The sudden interest in comedy is perhaps because many people in Middle East feel as if they are in desperate need of a distraction from the seemingly endless conflict and political upheaval between Arab nations. The Arab stand up comedians have a long and rich tradition of storytelling. Practices of similar nature existed even prior to the rise of Islam in the 7th Century C.E., and among certain groups, such as the Bedouins of the Levantine region, persist today (Poniewozik 42-45). This comes as no surprise that the Arabs would also have a wicked sense of humor, they’ve been honing their storytelling skills for centuries, and indeed the tradition is still very much a part of the social fabric of the Arab world. Religious beliefs still limits the extent of comedy, even in more liberal countries like Jordan. Europe-born comedians primarily spearheaded the Stand Up movement; more and more locals are taking part and claiming the stage as their own, driving audience ecstatic. Arabic language is continously replacing English as the comedic lingua franca in the Middle East, contributing to the overall success and appeal of the comedy shows and events. Comics resoundingly say that doing comedy in the Middle East is not nearly as hard as some people think, since red lines exist in pretty much any performance situation and a comic has to know the audience.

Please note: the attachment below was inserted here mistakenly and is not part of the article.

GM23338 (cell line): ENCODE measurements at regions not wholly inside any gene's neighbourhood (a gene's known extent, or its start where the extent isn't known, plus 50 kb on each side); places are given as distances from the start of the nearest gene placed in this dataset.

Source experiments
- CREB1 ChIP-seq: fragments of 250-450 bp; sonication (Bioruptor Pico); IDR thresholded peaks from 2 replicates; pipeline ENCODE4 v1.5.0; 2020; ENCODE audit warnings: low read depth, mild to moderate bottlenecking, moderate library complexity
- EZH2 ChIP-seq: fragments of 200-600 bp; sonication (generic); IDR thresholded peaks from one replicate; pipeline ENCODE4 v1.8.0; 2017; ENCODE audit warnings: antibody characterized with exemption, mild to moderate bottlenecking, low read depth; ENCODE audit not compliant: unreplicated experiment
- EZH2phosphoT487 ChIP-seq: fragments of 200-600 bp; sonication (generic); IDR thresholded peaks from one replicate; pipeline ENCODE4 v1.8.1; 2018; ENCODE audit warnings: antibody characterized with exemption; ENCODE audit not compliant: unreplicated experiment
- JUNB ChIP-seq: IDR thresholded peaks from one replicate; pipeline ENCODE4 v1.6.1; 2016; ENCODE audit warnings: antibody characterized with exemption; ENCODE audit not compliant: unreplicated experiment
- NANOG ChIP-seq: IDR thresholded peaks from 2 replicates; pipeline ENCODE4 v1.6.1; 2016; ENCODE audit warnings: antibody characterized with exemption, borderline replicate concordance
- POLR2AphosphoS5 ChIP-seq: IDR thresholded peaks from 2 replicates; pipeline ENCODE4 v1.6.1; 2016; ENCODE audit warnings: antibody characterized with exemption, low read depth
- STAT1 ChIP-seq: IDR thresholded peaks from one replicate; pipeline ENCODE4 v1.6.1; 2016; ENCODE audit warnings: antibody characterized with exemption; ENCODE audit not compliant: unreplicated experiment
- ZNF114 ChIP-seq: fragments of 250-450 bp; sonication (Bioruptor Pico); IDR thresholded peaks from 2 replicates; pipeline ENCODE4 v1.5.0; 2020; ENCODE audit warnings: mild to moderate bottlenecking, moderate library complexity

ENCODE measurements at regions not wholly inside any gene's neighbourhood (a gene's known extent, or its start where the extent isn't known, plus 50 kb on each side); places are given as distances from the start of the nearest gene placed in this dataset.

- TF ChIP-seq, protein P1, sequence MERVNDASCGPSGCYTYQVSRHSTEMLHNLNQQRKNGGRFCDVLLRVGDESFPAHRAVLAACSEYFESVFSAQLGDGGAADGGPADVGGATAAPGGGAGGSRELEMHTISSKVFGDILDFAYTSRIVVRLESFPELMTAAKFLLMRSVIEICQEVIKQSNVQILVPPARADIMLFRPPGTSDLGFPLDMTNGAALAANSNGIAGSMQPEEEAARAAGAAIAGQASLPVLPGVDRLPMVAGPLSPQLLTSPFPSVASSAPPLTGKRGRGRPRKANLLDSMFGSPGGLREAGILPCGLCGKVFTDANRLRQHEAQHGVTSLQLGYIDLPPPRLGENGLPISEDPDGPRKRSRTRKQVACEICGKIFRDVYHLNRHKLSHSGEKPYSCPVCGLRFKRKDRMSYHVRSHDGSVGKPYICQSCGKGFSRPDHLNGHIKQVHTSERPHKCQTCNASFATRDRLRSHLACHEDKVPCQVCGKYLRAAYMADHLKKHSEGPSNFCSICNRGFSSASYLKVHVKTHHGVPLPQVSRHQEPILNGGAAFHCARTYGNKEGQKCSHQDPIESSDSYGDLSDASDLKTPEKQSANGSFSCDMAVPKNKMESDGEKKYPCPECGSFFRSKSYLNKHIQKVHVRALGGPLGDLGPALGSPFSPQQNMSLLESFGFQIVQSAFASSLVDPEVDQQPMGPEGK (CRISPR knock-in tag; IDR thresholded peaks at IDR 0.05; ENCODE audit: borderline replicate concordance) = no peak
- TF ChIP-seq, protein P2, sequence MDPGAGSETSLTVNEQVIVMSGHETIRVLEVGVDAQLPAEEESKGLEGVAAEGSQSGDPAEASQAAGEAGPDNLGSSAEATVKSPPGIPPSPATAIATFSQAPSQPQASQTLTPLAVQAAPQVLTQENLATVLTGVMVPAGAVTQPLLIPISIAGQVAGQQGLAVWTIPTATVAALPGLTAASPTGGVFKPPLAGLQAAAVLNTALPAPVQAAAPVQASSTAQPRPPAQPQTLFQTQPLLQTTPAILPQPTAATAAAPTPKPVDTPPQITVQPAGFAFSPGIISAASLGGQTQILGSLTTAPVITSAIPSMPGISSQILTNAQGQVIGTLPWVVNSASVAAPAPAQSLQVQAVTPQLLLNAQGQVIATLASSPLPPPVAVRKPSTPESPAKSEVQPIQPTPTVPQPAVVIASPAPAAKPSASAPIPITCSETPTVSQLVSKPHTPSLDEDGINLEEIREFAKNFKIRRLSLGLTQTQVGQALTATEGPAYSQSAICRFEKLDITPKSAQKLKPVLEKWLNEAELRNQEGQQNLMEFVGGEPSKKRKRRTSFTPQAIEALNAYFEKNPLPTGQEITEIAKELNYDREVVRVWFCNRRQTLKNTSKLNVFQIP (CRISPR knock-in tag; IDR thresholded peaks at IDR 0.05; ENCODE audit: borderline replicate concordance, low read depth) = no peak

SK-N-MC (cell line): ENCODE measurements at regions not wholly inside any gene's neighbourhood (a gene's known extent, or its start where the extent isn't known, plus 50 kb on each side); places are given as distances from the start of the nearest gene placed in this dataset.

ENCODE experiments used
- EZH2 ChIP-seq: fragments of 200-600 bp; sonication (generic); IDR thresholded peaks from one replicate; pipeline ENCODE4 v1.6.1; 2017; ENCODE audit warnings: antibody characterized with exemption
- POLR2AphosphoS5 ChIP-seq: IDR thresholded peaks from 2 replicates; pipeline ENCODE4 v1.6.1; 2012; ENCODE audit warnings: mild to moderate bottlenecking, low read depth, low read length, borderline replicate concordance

“On the off chance that you do something amusing however forbidden it’s OK, yet in the event that it’s not interesting it’s an issue,” clarified Jordanian comic Mike Batayeh, who was in Dubai for the third time. Mike told Alarabiya.net the guidelines for performing in Dubai were direct: “Don’t do religious diversion and don’t do political funniness.”
In Jordan, “keep it clean, stay away from king jokes,” according to Batayeh, There are lines you choose as a humorist – its more open in Dubai in light of the fact that you perform more to an expat swarm,” demonstrated Akhtar in the wake of performing in Bahrain to sold-out swarms. He said that he doesn’t recognize humorists from Western nations keeping down in their schedules. “I don’t see any of these fellows pulling their punches.”